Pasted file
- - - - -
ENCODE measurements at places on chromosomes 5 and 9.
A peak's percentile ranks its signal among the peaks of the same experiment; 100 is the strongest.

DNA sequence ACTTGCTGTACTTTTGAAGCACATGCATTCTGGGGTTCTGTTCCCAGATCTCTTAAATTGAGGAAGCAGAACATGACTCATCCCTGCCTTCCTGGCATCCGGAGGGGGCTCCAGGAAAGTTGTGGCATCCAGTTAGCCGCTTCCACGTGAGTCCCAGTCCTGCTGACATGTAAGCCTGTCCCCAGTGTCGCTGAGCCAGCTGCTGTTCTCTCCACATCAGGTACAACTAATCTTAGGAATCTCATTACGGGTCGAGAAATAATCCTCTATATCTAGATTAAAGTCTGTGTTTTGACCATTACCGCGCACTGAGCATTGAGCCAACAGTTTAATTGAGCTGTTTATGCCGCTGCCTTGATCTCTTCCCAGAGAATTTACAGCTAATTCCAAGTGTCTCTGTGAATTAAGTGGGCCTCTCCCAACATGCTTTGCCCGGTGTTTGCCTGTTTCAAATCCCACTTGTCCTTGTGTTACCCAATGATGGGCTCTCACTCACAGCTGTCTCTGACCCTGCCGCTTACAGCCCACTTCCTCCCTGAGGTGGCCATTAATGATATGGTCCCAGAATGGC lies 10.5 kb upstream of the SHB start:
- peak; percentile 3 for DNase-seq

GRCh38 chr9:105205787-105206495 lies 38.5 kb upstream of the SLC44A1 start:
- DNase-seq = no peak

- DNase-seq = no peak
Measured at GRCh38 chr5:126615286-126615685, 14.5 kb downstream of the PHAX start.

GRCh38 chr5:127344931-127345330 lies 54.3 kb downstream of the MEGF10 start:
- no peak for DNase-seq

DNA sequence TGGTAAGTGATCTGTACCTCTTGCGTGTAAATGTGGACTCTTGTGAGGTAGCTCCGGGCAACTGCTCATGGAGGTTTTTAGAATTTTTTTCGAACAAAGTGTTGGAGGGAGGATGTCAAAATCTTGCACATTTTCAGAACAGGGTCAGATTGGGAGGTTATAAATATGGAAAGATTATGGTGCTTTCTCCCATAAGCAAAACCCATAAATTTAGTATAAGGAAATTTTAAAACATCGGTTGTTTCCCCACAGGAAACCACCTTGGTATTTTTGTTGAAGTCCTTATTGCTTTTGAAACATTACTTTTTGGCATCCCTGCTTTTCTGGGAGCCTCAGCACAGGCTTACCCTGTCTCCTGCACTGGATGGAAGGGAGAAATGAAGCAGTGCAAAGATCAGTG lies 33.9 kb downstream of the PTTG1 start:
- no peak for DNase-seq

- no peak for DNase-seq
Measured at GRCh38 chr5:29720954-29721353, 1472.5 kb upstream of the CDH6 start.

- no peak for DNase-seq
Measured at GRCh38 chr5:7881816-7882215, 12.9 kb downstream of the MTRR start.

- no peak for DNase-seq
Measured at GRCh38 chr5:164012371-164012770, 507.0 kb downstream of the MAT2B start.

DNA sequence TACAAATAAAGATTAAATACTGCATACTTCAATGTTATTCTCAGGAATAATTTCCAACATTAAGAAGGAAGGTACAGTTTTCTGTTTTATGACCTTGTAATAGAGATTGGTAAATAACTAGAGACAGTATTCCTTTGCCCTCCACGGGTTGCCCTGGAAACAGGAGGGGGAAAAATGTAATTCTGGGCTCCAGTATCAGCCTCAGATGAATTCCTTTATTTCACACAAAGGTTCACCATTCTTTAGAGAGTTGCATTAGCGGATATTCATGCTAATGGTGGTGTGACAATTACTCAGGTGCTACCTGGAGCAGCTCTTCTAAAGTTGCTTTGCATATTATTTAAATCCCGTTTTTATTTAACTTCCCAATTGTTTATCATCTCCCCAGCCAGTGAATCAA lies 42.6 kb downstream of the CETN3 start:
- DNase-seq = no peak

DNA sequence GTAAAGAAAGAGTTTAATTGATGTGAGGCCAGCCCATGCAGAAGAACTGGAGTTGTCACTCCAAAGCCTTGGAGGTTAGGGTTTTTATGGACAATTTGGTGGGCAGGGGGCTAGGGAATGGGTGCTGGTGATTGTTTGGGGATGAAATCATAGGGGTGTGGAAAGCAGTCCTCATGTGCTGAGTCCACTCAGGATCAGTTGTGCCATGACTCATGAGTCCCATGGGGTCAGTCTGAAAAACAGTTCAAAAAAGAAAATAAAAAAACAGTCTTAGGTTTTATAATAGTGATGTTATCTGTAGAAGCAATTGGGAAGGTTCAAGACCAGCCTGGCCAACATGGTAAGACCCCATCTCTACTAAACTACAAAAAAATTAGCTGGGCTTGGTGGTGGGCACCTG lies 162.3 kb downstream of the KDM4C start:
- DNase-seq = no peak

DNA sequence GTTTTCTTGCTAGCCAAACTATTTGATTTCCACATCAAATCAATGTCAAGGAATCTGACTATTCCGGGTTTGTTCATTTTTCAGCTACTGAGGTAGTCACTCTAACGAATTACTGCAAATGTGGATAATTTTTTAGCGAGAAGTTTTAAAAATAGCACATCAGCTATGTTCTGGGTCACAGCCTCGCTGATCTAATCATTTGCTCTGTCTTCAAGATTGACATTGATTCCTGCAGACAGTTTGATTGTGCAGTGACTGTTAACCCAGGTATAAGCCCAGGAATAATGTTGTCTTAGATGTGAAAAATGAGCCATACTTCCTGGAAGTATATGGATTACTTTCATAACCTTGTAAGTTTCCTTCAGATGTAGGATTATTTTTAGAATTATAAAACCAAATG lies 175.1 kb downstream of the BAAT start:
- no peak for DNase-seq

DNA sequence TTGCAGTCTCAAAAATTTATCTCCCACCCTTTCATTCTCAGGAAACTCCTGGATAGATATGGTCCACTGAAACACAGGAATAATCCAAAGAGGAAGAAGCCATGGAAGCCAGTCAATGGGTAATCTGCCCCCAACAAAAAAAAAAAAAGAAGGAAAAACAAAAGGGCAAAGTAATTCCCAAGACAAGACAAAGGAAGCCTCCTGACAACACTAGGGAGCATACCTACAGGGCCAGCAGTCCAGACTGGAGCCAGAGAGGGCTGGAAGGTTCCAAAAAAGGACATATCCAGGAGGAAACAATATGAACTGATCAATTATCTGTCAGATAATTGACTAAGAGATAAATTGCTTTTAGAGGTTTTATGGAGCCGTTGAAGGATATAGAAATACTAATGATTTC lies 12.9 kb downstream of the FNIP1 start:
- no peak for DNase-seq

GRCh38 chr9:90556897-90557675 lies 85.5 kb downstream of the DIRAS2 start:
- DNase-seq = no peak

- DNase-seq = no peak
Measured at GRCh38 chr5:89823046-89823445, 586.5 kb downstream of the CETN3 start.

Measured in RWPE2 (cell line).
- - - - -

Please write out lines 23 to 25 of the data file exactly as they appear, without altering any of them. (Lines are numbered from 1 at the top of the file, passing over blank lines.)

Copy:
DNA sequence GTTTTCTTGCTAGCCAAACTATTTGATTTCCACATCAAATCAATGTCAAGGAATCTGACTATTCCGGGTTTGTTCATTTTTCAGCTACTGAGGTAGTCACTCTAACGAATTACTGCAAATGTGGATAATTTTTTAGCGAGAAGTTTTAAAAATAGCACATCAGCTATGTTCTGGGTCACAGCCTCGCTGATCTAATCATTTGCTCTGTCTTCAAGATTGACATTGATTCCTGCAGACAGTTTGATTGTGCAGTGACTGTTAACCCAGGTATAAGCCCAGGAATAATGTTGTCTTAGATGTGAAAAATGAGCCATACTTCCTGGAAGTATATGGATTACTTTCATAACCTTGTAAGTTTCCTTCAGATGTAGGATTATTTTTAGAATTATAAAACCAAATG lies 175.1 kb downstream of the BAAT start:
- no peak for DNase-seq

DNA sequence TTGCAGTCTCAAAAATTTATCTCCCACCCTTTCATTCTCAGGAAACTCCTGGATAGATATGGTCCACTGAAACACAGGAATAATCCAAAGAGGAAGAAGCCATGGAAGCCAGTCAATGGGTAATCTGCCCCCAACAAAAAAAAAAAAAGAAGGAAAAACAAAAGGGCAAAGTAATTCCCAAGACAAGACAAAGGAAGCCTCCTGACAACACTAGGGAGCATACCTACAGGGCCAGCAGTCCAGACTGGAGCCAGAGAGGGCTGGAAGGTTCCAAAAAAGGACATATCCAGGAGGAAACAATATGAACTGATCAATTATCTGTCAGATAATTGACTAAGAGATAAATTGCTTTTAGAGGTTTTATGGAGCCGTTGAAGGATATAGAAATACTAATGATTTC lies 12.9 kb downstream of the FNIP1 start: